Firewall protection

in macOS edited January 2014
I'm not sure if this is the right place to post so mods, if you want to move it then go ahead...

I have Norton Personal Firewall 2.0.2. It seem to block most of "attacks" except ICMP. I have it set to deny all in every type of port. Why is it that ICMP still comes through? Secondly, I tried to understand Apple's Firewall settings but I still don't understand how to set it correctly, even with the guide of the "Help" menu. Can someone inform me how I should have my settings?

Maybe I'm being paranoid a bit but I don't want to see Norton telling me that an ICMP probe has been allowed. Is there anything I can do to prevent this? I'm on a DSL line by the way (using OS X.2.3). <img src="confused.gif" border="0">


  • Reply 1 of 5
    giaguaragiaguara Posts: 2,724member
    Most of the stuff it tells you about are normal background traffic. Useless for you to know about them - but the customers will feel that way that the software works and like to use it. An other example of that kind of firewall behaviour is zone alarm (for windows).. it informs mostly about useless thing. [I'm lazy so wait for Brad to help yuou ... ]
  • Reply 2 of 5
    kwondokwondo Posts: 217member
  • Reply 3 of 5
    Yeah, I saw this earlier and was hoping someone else would have a better answer for you.

    As Mulattabianca said, I believe ICMP can be considered "normal traffic". Here is an explanation:

    <a href=""; target="_blank"></a>;

    I don't know about Norton's firewall software, but Mac OS X's own firewall is already mighty powerful. Yes, the GUI in the System Prefs is basic and lacks advanced funcionality, but there are other ways to configure it. You can use the terminal if you are a *nix guru or you can get one of several shareware tools that act as a front-end to it, setting it up with a friendlier GUI. My personal favorite (as many others here probably know) is <a href=""; target="_blank">BrickHouse</a>. It's free to try as long as you like (it is shareware though), it has a reviewable log, it has a tutorial for beginners, and it has other more complete controls for advanced users.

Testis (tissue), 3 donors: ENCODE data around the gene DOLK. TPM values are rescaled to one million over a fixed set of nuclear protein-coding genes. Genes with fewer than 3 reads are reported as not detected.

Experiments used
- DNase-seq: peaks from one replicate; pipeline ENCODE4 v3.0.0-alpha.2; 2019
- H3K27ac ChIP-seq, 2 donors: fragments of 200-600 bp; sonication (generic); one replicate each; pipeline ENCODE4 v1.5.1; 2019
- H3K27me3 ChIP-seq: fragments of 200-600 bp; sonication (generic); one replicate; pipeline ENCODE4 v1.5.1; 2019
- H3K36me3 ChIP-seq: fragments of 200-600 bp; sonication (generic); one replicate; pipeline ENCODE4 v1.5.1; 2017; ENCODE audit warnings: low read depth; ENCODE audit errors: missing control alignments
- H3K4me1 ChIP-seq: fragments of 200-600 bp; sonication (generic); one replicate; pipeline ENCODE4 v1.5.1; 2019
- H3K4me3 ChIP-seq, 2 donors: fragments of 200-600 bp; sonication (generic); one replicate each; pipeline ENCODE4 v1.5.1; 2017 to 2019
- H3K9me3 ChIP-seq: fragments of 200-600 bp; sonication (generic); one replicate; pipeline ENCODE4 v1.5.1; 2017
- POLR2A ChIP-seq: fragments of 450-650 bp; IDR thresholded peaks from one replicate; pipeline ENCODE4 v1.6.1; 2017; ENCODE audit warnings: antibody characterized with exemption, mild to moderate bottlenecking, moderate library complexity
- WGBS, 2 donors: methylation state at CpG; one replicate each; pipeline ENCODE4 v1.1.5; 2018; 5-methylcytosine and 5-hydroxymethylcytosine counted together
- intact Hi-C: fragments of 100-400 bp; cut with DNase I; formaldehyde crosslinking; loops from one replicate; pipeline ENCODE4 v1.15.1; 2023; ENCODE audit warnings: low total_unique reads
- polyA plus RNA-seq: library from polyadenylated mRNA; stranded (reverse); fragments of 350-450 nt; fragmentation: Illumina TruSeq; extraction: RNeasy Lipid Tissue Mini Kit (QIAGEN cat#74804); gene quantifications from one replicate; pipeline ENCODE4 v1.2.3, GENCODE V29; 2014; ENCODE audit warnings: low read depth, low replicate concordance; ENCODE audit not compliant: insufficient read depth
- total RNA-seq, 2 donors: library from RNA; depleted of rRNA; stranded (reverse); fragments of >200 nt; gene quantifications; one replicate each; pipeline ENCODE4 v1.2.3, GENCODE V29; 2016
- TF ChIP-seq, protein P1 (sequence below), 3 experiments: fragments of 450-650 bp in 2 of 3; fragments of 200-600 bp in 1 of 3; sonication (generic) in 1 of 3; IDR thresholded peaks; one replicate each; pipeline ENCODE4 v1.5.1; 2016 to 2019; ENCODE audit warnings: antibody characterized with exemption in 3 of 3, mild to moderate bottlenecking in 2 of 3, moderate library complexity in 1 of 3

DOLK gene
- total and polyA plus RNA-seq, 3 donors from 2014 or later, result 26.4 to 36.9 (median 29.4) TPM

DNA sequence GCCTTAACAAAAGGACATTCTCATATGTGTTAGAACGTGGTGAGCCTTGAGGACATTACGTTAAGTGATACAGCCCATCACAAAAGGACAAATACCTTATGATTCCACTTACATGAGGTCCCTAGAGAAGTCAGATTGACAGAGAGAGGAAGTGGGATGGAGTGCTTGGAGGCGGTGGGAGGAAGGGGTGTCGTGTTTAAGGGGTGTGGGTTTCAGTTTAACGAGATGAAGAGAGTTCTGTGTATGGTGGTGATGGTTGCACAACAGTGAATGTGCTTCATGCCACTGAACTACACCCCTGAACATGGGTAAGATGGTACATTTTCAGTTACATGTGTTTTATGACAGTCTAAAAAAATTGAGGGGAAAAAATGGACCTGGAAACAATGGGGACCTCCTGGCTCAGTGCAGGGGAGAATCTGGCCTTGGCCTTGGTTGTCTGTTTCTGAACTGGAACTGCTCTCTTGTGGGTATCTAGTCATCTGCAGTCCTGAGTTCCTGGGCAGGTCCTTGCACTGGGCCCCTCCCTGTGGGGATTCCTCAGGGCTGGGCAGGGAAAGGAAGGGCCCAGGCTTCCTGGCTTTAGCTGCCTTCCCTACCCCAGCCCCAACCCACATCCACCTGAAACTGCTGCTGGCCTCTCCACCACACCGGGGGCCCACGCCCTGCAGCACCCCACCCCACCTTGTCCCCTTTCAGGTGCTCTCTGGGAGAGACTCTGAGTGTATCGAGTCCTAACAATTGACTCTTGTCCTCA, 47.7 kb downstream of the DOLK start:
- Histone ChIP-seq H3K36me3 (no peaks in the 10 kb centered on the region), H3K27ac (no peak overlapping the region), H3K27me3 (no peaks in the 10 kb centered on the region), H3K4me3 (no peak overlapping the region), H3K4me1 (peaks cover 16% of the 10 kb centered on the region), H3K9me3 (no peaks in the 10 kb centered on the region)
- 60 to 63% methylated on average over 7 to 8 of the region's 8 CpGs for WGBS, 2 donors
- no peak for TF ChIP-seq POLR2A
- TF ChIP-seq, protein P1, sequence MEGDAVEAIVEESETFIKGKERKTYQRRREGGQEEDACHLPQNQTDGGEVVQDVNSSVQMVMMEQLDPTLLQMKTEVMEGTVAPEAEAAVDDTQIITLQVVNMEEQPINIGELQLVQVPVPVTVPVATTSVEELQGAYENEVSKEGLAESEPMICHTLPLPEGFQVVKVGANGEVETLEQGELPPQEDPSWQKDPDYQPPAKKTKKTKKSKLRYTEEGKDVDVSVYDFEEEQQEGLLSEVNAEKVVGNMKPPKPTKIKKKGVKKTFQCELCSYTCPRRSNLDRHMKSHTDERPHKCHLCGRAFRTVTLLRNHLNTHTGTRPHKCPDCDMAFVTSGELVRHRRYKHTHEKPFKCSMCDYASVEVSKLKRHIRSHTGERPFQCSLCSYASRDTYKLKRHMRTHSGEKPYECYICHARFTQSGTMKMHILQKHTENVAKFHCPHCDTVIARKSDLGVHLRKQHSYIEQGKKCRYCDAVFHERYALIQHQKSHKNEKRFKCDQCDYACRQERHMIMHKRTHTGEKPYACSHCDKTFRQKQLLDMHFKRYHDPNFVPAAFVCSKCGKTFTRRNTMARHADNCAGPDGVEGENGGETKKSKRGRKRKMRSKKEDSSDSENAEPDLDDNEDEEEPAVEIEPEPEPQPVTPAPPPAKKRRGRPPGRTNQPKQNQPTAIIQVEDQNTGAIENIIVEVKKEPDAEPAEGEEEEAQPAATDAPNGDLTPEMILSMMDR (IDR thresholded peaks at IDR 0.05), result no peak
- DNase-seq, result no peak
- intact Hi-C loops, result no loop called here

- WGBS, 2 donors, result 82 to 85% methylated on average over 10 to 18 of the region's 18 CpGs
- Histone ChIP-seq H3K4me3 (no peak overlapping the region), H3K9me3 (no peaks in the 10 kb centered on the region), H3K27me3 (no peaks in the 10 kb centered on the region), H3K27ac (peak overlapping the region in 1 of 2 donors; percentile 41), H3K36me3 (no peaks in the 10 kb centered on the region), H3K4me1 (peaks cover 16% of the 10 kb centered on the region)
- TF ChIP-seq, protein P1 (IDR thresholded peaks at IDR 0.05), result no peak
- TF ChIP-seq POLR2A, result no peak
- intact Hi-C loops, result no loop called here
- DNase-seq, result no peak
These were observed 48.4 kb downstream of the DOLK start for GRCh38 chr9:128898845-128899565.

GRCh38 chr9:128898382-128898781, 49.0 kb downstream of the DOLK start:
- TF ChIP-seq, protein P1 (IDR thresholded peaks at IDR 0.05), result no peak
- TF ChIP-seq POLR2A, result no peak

That said, I don't really trust keeping *any* Norton software on Mac OS X. There have been far too many reports of startup problems, file access problems, and even kernel panics for me to trust loading any kind of Norton app that has to run in the background like this.

    Moving to Mac OS X.
  • Reply 4 of 5
    jmoneyjmoney Posts: 133member
    Brad's 100% on the ball with this one.. Norton's softare seems to be just one big pain in the arse. It's great in the windows world where a blue screen is a daily occurence, but I'll be damned if Norton on the mac doesn't create more problems then it fixes
  • Reply 5 of 5
    kwondokwondo Posts: 217member
    Brad and JMoney,

    As far as Norton Firewall, I have been using it for 3.5 years now under OS 9.2.2 and then 10.2.3. I have yet had a single crash (related to Norton) and this is not an exaggeration. I have always had it set to auto launch at startup and it had never failed me in it's operation.

    Like I said, the only thing that Norton cannot seem to deny access to is ICMP probing. Maybe there is an extention conflict with some people.

    [ 01-20-2003: Message edited by: kwondo ]</p>
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